Most Americans don't realize that exquisite sapphires have long been mined from gravel bars and intrusive dikes in the state of Montana. There are several reasons for this. First, the color of most of these stones isn't the typical deep blue of stones from Sri Lanka, Myanmar, or Australia. Second, although there has always been the potential for large-volume mining, the Montana localities have rarely been exploited on a large scale (Perhaps because of the cost of labor in this country).
Whatever the reasons, Montana produces sapphires as fine as any in the world. Not far from Utica, Montana, a sapphire-producing lamproite dike cuts through the country rock for almost five miles. Discovered by a prospector, Jake Hoover, in 1895, the Yogo Gulch mine went on to produce hundreds of thousands of carats of exquisitely-clean blue gemstones
But Montana has many sapphire locations. Most are alluvial deposits, such as those along the Missouri River near Helena (The El Dorado Bar Locale), or Dry Cottonwood Creek near Butte. Currently, the largest sapphire production is coming from the Gem Mountain area near Philipsburg. The Gem Mountain stones display a remarkable range of colors including blue, green, pink, and gorgeous yellows and oranges. Further stimulating sapphire mining in Montana is the application of advanced heat-treating technology that can remarkably improve the clarity and color of many Montana stones (Don't get upset: heat treatment has long been a standard practice in Thailand to turn ugly Sri Lankan gueda sapphire into fine blue gem material. Consult our links to the ICGA and other websites to learn more about gemstone treatments).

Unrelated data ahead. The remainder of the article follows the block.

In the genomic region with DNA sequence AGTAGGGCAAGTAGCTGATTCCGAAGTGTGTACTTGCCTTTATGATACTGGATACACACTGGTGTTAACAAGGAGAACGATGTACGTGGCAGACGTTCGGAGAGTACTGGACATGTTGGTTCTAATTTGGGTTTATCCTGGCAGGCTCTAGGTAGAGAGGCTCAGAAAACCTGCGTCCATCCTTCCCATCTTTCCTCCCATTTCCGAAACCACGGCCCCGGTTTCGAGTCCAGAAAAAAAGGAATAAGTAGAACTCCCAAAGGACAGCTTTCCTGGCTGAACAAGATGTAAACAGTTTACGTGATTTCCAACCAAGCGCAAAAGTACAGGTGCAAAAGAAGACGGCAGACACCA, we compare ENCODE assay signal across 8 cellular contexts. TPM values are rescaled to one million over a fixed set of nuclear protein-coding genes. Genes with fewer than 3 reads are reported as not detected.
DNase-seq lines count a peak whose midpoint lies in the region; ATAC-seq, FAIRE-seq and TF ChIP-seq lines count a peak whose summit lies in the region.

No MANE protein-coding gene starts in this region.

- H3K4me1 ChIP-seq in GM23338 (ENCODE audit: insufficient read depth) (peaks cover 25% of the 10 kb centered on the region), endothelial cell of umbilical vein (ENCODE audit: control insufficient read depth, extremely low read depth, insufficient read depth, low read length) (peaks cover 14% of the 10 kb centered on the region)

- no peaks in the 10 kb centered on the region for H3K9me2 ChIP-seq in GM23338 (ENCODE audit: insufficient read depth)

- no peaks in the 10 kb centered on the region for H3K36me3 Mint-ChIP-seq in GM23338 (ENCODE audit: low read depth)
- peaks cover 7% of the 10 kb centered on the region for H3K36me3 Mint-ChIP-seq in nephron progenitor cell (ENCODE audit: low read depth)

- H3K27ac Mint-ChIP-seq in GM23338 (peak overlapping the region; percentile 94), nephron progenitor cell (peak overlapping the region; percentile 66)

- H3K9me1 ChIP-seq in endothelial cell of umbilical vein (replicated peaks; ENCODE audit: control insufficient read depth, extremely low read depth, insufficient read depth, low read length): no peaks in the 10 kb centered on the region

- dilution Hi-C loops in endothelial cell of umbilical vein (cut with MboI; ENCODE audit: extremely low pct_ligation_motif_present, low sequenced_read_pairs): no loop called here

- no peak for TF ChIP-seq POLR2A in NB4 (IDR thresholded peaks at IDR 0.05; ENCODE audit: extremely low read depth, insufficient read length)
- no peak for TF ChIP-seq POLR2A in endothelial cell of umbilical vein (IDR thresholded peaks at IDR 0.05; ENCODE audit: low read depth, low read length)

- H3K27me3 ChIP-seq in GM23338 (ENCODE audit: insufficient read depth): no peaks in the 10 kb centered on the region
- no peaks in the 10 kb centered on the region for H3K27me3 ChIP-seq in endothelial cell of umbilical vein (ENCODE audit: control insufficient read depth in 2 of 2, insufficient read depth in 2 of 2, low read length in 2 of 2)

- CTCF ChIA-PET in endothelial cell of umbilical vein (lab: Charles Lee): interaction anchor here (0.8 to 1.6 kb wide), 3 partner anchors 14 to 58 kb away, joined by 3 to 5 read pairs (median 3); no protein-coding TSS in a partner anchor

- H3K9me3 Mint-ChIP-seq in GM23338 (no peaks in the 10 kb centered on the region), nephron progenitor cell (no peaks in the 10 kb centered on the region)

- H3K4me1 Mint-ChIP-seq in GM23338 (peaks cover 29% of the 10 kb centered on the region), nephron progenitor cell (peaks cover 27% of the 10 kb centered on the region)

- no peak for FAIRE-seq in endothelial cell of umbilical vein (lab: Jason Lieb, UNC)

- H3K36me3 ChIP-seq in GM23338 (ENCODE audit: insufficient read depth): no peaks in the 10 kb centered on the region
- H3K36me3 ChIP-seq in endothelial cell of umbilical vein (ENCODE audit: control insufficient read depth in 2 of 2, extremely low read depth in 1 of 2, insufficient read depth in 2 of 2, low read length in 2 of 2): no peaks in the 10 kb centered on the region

In the past, many of the Montana mines have been open to amateur collectors on a fee basis, and many fine stones were found. Unfortunately, because so few of these stones have reached the American jewelry market, many Americans feel these stones aren't true sapphires or are somehow inferior to gems from the orient. The beauty of these stones will eventually dispel that misconception.
As of this writing, 2012, El Dorado Bar sapphire mine was not open to the public on a fee basis. Those wishing to collect/mine sapphire in the Helena area should contact the local chamber of commerce to check on the status of the various sapphire mines in that area. In the past, there have been other sapphire mines either selling buckets of gravel concentrate, or allowing digging/screening/washing of alluvial sapphire-containing material.